Lee Nelson is a freelance journalist from Illinois. She writes for several state REALTOR® association magazines along with LawnStarter.com and Nurse.org. She has written for Yahoo!Homes, MyMortgageInsider.com, and TheMortgageReports. Contact Lee at firstname.lastname@example.org.
How to Practice Mindfulness in Real Estate
Being more mindful through words and actions can alleviate stress and promote a healthier work environment. Learn fundamentals for greater self-awareness and six tips for using mindfulness skills in your business.
February 22, 2019
The real estate business can be fast-paced, stressful, and somewhat unbalanced when it comes to life and work. But Penelope Whichello and others who practice mindfulness believe there is a better way to be successful with less anxiety, which helps agents and clients alike.
“Mindfulness is the art of being present,” says Whichello, broker-owner of Penelope Properties Inc., in Beaufort, S.C., and Palm City, Fla. She also created Mindfulness in Real Estate, an online membership group offering tools such as mindfulness tips, podcasts, and live conference calls.
Every agent who focuses on their own well-being over “well-doing” will add a cascading effect into each transaction, Whichello says. This helps spread awareness and inspires other agents to do the same, “and then the industry will be more healthy, mindful, and prosperous in the world,” she adds.
A Harvard Business Review article lays out how the anxiety of one business leader can spread throughout an entire organization. And according to research by workforce consulting firm Life Meets Work, when workplace leaders fail to manage their own stress in a constructive way, more than 50 percent of their workers perceive them to be harmful or ineffective.
Mindfulness is a way of managing stress through greater self-awareness that’s boosted through physical and psychological exercises. The Harvard Business Review went on to outline a mindfulness program that includes three fundamentals:
- Metacognition, which is a higher level of thinking where you consciously monitor your feelings and reactions.
- Allowing, in which you let things to be as they are, keep an open mind in your approach, and use kindness with yourself and others.
- Curiosity, by taking an active and enthusiastic interest in your inner self and the people around you.
In addition to managing stress, mindfulness is the ability to be fully present and aware of who you are and what you’re doing, Whichello says. She became involved in mindfulness about five years ago after her father passed away. The concepts of caring about oneself and one’s mental state were already part of her psyche, so mindfulness was a natural transition.
Fellow real estate brokers Tristan and Sarah Emond believe in mindfulness so much that they began their own real estate brokerage rooted in the concept, Mindful Living Realty in Rapid City, S.D.
“We had a long period of awakening, learning more about who we are, and looking at our beliefs and belief systems,” Tristan Emond says. For instance, they no longer do things because “that’s the way they’ve always been done.”
When Emond first started in the business, he says there was pressure to pound the pavement and go door-knocking and do cold phone calls. But that doesn’t come naturally for him, so he built a business through his online presence. Emond also has set business hours, and leaves his phone turned off until 9 a.m. “We do what works best for us,” he says. “That’s unheard of in the normal real estate culture. But my clients understand it.”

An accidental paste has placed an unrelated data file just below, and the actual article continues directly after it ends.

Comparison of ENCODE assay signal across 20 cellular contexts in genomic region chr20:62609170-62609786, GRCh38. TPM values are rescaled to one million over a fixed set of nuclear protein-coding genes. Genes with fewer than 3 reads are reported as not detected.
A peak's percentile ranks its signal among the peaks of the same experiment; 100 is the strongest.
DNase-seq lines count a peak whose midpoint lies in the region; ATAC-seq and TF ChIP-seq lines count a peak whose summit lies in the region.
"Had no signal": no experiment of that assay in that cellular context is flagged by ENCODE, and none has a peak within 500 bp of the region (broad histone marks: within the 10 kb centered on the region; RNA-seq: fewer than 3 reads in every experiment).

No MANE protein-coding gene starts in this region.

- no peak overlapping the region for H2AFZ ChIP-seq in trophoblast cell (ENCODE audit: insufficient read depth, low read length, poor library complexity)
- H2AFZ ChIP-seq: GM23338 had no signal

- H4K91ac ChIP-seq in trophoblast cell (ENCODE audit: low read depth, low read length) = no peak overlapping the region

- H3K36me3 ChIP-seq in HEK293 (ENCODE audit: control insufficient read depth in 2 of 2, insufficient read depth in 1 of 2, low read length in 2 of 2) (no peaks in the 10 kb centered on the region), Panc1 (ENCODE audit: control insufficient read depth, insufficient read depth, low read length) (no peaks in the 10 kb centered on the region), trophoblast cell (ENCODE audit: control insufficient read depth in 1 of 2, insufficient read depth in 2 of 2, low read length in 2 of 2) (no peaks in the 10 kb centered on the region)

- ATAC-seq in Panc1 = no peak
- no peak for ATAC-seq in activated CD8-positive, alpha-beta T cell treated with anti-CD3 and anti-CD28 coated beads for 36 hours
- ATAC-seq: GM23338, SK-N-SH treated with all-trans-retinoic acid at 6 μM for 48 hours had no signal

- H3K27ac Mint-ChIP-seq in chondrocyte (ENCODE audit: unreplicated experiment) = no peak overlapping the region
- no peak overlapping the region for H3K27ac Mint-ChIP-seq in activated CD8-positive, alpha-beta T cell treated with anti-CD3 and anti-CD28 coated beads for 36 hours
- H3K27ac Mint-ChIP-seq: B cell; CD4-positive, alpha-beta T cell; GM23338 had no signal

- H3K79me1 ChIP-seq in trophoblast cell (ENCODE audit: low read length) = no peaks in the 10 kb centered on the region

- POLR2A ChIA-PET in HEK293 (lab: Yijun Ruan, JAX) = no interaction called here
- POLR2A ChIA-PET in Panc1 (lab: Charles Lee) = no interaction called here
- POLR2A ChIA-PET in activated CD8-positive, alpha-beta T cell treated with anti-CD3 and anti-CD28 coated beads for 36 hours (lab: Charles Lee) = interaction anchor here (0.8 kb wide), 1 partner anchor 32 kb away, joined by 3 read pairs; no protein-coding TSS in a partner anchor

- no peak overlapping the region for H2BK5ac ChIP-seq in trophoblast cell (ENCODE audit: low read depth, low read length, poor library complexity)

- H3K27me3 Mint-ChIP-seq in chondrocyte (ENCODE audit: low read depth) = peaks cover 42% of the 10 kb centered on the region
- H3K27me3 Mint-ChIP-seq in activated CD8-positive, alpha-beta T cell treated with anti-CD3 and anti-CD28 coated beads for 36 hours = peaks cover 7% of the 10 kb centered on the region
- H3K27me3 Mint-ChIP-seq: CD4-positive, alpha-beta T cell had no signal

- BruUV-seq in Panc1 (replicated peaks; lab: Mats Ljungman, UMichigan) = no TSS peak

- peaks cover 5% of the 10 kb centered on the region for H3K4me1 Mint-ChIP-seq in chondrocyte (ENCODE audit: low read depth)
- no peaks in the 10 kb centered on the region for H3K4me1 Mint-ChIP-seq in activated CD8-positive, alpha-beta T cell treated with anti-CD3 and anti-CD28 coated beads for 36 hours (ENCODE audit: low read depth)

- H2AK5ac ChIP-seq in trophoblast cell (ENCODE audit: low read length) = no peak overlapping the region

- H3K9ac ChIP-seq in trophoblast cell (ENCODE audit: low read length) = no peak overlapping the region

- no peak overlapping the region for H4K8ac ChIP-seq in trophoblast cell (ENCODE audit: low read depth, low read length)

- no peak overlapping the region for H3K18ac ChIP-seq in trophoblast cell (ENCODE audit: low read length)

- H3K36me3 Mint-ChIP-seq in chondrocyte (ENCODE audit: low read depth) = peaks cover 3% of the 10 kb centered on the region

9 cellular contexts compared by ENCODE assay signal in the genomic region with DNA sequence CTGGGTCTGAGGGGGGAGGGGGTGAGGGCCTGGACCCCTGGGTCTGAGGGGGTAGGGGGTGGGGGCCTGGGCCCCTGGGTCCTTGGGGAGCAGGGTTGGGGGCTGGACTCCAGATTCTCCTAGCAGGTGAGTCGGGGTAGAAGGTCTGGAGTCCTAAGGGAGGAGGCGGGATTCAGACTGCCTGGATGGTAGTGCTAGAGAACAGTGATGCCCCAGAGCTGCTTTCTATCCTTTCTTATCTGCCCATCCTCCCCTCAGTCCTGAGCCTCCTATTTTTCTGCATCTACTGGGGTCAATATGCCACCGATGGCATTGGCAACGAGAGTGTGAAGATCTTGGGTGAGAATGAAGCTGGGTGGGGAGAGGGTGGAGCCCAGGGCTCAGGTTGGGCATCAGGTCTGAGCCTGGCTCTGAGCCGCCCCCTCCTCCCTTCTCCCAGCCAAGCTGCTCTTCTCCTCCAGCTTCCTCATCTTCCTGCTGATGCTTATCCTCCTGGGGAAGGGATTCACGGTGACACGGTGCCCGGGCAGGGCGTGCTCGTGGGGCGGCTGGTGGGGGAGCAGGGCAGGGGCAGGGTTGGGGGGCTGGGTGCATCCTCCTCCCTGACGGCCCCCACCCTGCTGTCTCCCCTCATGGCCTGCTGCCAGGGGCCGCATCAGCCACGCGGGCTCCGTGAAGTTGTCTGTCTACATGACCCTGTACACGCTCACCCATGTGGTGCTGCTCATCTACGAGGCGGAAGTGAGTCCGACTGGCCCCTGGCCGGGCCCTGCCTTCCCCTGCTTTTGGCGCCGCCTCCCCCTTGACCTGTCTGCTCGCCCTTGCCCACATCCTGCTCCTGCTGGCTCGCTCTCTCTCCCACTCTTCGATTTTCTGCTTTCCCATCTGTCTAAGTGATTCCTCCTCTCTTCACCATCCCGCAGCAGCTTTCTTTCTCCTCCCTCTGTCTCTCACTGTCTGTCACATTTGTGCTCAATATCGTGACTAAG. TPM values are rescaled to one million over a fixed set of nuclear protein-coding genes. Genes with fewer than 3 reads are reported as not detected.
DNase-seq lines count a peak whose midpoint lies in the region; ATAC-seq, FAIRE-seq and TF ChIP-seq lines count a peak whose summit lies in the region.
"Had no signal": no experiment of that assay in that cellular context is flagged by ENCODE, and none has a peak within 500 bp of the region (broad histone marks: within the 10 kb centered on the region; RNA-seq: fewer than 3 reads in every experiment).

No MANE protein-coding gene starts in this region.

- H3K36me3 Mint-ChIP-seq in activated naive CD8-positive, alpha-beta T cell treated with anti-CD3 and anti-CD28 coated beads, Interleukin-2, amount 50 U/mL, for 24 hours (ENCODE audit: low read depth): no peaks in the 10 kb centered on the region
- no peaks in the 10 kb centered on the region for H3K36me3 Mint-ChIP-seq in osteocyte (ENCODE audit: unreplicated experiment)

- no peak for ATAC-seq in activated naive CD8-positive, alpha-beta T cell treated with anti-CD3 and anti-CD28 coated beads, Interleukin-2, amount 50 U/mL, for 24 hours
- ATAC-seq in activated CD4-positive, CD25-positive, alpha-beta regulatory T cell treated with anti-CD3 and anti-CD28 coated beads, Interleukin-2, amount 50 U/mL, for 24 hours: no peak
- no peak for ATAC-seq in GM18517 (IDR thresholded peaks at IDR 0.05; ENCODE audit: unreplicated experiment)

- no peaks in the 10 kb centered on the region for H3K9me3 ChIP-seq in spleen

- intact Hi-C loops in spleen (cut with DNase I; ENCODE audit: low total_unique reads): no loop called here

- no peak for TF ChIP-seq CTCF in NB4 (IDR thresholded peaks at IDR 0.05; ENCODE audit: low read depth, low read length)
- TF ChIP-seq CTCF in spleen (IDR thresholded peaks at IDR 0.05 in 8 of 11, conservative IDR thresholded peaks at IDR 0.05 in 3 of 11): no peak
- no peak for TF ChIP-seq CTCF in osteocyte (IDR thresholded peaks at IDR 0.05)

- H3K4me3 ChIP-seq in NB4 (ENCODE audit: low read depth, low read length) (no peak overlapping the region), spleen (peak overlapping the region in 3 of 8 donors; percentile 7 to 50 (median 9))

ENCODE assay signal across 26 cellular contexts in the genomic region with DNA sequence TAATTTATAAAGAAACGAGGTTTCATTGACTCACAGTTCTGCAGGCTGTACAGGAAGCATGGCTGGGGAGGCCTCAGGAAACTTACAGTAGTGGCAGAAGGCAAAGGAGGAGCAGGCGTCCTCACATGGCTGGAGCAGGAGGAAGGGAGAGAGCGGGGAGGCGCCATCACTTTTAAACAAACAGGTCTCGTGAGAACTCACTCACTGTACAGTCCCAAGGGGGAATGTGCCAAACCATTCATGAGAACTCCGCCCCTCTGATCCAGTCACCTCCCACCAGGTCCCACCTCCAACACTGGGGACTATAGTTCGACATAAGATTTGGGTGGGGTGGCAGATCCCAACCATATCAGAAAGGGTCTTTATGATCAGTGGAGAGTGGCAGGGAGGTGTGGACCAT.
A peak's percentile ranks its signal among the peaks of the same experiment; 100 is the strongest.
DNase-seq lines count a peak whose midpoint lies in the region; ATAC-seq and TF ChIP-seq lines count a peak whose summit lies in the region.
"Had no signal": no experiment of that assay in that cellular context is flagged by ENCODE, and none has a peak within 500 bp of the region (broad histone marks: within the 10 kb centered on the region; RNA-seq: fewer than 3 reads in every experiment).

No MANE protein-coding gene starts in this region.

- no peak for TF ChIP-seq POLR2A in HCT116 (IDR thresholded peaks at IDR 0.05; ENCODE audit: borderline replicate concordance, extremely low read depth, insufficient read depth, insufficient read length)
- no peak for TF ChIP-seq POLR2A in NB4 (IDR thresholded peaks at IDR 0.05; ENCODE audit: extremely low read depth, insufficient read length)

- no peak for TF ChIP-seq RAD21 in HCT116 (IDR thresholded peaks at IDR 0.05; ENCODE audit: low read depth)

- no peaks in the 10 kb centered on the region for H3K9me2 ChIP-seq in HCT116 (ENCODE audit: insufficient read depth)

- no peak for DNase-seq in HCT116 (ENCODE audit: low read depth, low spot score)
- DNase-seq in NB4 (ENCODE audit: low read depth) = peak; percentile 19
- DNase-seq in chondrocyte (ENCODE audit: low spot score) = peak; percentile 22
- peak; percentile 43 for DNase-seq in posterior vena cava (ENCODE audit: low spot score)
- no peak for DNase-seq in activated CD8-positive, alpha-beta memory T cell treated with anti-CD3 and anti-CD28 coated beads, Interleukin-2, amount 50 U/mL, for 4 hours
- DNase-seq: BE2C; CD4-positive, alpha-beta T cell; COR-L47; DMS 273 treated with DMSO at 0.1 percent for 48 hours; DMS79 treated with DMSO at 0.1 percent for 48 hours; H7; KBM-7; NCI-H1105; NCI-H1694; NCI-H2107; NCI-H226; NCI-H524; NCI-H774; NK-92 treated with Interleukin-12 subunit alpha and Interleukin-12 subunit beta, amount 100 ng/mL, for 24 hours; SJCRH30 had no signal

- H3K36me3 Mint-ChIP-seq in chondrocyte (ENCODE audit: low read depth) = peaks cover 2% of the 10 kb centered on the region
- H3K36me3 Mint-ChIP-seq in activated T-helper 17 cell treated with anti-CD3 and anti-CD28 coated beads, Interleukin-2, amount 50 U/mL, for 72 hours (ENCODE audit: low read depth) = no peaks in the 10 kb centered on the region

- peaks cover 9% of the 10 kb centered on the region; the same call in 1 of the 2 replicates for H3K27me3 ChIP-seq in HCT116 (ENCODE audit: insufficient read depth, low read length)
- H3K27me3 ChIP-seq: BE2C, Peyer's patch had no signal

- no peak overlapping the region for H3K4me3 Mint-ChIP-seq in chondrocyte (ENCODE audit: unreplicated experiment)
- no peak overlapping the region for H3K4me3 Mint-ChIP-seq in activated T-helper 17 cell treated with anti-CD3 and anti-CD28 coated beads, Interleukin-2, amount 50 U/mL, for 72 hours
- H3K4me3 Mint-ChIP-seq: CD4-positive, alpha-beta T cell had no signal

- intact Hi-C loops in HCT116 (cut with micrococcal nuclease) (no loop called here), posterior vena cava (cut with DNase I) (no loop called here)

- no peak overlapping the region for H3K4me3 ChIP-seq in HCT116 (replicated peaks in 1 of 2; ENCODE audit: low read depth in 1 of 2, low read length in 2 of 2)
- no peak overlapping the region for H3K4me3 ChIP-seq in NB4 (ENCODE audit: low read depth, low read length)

Emond also helps his new agents find what works for them through a mindful approach. He understands that not everyone is going to do things the same way or excel in the same areas. Whichello echoes Emond’s sentiments. “So many real estate professionals spin trying to be everything to everyone, and that’s affecting our customers,” she explains. “There is a need for them to uncover a deeper, more authentic self to bring to the transaction. You need to be a steady for your client, and it all starts inside you as the agent.”
Here are six tips from Whichello and Emond for using mindfulness in your real estate business.
Clarity: When you allow yourself to fully listen to a client, you are able to help him or her more fully and without misunderstandings, Whichello says. If something begins to get heated, Edmond says take deep breaths, spend some time relaxing if possible, and then get back to what’s important and deliver the facts.
Authenticity: Listen to yourself to figure out what’s right for you and don’t compare that to others, Whichello says.
Peacefulness: You have to accept whatever is happening and allow things to flow through. Don’t spend time complaining about what everyone else is doing wrong, Edmond says.
Priorities: Emond understands what takes precedence in his life and has establish a better work/life balance because of that. Prioritize what truly matters to you.
Consistency: Whichello listens to her buyers and sellers to best care for their needs and never gets wrapped up in any chaos as she remains calm. As a result, her clients often provide feedback that they don’t think she’s in real estate for the money.
Confidence: Practicing mindfulness helps you build confidence in yourself and in what you believe is right. “I don’t worry much about what people think, and mindfulness allows you to be OK with that,” Emond says.